Microsoft has conceded in the past that its anti-malware offerings only provide baseline protection. For Windows 7 and Vista, there’s Microsoft Security Essentials, while Windows 8 and Windows 10 come with the nearly identical Windows Defender.
While more advanced users gravitatetowards third-party antivirus softwares to gain an edge, many consumers will tend to stick with Microsoft's default options. Now, AV-Test Institute has published its latest findings, perhaps lending a bit more confidence to the stock malware protection provided by Windows.
Each vendor's score is a sum of three metrics: Threat protection, Performance (system slowdown, speed) and Usability (ease of use, false positives). Each item can attain a rating of 0 to 6, totaling a maximum of 18 points. A minimum of 10 must be achieved to gain a certification rating.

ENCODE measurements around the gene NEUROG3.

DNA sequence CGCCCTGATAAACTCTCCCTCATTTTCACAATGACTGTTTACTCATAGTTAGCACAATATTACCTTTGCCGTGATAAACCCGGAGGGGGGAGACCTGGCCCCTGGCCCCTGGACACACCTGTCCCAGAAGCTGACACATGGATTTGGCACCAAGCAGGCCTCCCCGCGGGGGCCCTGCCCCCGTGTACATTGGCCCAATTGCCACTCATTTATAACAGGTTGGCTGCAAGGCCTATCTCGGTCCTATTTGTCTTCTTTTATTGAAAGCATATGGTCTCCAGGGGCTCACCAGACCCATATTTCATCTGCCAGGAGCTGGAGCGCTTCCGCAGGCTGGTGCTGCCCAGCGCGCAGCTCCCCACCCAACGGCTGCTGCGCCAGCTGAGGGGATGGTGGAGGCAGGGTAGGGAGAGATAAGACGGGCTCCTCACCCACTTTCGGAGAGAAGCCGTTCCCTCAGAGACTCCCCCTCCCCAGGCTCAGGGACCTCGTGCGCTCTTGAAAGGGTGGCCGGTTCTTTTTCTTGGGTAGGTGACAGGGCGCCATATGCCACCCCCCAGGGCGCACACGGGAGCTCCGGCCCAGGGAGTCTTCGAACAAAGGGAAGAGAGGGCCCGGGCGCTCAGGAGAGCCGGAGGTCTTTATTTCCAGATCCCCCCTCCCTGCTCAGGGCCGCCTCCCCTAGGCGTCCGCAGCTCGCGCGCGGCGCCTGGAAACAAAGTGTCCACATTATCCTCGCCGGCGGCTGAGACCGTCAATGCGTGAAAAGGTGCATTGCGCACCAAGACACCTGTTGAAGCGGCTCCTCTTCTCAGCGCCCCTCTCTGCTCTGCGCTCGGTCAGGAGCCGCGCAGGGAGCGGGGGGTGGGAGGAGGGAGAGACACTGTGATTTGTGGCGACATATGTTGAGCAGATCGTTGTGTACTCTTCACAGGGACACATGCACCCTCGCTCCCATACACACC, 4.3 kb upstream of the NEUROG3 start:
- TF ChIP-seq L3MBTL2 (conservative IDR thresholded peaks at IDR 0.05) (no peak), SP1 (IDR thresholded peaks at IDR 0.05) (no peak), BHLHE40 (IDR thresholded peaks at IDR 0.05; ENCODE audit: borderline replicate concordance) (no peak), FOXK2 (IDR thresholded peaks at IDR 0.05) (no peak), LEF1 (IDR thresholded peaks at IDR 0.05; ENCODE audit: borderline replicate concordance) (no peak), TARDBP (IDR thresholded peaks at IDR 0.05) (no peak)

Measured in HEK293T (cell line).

Several years ago Microsoft did poorly on a regular basis, scoring 9.5 and 11.5 during the Windows 8 era. The results prompted Microsoft to defend its commitment to protecting users in a blog post, citing its own telemetry data as indication of progress.
However, Redmond’s scores have improved in the most recent round of testing: on Windows 8, Microsoft scored 15.5, while for Windows 10 and Windows 7, the total was 14.0 for each. (In the screenshot below, vendors are listed alphabetically; Microsoft is placed at the
The AV-Test Institute compared 20 vendors, including Avast, AVG, Bitdefender, Kaspersky, Norton and Trend Micro. On Windows 10, the latest results show that Windows Defender matches the threat protection of only Comodo and ThreatTrack, but doesn’t actually beat any of the other companies. On Windows 8, however, Defender beat those two vendors and matched ESET. But using the overall score of all three metrics, Microsoft ranked 10th out of 20 vendors. bottom because their software is considered baseline. Full test results can be viewed and sorted by operating system, performance metric and timeframe.)